Non-statutory advice to Small Woods members on visiting and working in woodlands following the updated government advice on movement restrictions, first published 24th March, last updated 18th September
Like most other individuals and organisations, Small Woods are listening carefully to the Government’s advice. We are also in contact with Government officials on the implications of the advice. What they tell us is the advice is fluid, however, we will aim to keep our media feeds up-to-date, as we become aware of new advice.
This advice has been assembled using government advice and requirements, best practice as shared by other organisations and responses to questions raised by members. Government has issued a series of sets of guidance since the Prime Minister’s statement on 23rd March first announced Lockdown. The guidelines issued during the initial stages of the situation emphasised the need to stay home to counter the threats posed by the virus and its implications. And even though the blanket lockdown has been lifted local lockdowns are now appearing and disappearing on a regular basis.
To find out where local lockdowns are and the restrictions that apply in these areas please follow the links below:
Social Distancing stays in place throughout the whole of the UK. The fact that this is a deadly virus has not changed and the purpose of keeping away from people from outside your household remains essential. The purpose of staying alert is to reduce opportunities for virus transmission for your protection and that of everyone you might come into contact with. Social Distancing is therefore likely to be a long-term feature of how work is done and lives are lived. This needs to be borne in mind by anyone who is planning work and activities in woodlands, potentially for the rest of 2020 and maybe longer.
Working in your woodland
Safe working guidance providing practical information on working and managing risk for the forestry sector has been published by FISA and can be found here.
You must maintain social distancing in any workplace (including outdoor workplaces) wherever possible. This applies to any woodland work and can be applied in most if not all situations.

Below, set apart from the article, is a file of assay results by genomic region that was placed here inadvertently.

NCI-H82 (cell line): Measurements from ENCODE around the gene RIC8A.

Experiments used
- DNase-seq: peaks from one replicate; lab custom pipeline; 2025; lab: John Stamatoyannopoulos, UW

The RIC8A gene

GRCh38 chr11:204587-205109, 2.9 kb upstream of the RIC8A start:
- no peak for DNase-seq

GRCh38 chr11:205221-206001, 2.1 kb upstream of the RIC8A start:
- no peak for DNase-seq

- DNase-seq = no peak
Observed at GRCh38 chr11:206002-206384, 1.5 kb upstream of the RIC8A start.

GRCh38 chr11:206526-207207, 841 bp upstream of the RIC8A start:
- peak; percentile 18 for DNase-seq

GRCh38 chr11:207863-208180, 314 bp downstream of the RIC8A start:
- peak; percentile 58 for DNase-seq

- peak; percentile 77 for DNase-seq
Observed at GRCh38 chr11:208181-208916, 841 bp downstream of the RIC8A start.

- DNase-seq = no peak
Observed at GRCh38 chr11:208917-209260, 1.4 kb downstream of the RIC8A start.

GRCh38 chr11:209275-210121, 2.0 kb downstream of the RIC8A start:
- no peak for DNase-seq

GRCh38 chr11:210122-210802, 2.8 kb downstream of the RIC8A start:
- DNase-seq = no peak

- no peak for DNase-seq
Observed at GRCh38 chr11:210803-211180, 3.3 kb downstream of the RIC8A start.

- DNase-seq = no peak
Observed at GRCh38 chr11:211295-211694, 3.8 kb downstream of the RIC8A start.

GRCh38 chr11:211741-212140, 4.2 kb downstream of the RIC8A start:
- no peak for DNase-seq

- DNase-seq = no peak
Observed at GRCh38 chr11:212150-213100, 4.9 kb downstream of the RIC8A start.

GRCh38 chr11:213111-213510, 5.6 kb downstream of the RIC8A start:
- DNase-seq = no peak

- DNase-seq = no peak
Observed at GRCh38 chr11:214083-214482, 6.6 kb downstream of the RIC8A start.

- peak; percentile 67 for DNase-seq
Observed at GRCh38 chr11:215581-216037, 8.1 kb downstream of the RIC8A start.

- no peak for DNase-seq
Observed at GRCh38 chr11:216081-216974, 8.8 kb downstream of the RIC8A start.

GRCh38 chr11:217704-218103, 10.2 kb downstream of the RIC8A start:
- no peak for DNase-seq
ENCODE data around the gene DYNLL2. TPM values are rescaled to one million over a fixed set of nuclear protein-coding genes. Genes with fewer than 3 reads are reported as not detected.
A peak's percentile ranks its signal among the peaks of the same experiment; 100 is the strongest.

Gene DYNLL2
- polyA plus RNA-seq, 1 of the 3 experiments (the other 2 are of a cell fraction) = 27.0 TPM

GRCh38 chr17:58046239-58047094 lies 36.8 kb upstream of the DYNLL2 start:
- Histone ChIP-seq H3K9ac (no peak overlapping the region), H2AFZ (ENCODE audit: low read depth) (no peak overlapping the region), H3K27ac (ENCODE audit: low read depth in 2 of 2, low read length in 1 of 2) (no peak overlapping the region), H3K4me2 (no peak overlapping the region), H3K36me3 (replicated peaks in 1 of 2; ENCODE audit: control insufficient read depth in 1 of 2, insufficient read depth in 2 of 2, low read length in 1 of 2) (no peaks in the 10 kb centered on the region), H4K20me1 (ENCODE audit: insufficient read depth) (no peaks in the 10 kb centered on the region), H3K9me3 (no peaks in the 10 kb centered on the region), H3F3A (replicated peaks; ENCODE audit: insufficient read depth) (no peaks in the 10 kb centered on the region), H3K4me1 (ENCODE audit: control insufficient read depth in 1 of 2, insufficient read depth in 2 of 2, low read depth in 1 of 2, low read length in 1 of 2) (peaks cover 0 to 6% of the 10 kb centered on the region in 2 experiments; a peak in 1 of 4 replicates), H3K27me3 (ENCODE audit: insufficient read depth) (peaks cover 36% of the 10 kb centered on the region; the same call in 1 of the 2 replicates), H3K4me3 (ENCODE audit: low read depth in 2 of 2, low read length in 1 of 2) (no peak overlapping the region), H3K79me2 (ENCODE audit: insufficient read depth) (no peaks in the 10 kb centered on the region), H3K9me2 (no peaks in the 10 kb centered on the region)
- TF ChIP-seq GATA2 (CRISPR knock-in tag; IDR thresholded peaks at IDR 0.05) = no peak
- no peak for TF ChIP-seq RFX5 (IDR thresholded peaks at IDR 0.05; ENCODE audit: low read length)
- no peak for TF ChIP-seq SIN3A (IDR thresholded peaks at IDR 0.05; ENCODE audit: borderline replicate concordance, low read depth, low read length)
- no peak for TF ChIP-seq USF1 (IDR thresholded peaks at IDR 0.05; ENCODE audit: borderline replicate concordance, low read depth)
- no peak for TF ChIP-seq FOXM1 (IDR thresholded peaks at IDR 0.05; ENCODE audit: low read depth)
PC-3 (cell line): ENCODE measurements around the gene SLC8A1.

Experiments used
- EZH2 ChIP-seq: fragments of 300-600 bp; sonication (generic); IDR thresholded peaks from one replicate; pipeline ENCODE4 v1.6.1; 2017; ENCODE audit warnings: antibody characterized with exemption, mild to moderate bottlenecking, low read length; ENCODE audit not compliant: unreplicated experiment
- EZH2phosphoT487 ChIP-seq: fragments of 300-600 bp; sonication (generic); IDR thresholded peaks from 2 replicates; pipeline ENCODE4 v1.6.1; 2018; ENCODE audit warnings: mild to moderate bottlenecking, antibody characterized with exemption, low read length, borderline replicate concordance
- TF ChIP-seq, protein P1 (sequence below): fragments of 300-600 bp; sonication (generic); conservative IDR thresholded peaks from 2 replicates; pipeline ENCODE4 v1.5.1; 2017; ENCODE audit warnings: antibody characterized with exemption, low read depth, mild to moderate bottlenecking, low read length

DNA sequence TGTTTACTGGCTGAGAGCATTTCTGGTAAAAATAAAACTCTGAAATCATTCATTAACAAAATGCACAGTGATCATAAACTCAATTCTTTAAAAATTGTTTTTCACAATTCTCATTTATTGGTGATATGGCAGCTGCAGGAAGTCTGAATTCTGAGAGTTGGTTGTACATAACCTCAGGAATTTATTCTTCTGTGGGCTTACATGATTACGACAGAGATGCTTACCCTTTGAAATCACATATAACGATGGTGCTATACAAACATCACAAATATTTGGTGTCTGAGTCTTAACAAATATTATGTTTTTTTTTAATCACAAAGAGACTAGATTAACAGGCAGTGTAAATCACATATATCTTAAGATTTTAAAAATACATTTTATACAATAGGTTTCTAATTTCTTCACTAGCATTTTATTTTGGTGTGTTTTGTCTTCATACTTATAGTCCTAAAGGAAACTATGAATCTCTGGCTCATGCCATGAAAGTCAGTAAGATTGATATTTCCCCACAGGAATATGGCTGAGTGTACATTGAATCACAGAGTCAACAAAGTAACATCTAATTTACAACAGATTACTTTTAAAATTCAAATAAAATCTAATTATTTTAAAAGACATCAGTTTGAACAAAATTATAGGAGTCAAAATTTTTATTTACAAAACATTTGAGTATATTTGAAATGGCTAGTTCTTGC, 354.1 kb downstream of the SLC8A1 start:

Government guidance goes on: “Where the social distancing guidelines cannot be followed in full in relation to a particular activity, businesses should consider whether that activity needs to continue for the business to operate, and, if so, take all the mitigating actions possible to reduce the risk of transmission between their staff.
Mitigating actions include:
How to interpret government advice for Small Woodland owners:
If you feel there is a danger that you may be challenged while going about your necessary tasks and duties in your woodland, the Small Woodland Supply Chain Letter of Comfort may still be helpful to explain the need for the work you are doing. It is an interpretation of Government guidance, which is intended to support the work of woodland managers, foresters and the related supply chain.
The small woodland supply chain letters of comfort can be found by following the relevant link:
(NB these are draft subject to comment and confirmation by the relevant government authority).
The Known Risks:
Contracting the virus – it is impossible to be 100% certain that you will not come into contact with other people and the virus could be on your gate post, or even within your wood where people may have had access, whether legal or otherwise.
Staying safe in woods – Social distancing may be difficult, as many woods have access through them and along their boundaries via Rights of Way. Even practicing social distancing, given the length of time that the virus can survive on surfaces, access points are a risk. Even our neighbouring landowners may legitimately be touching gates and stiles. You also cannot guarantee against trespass.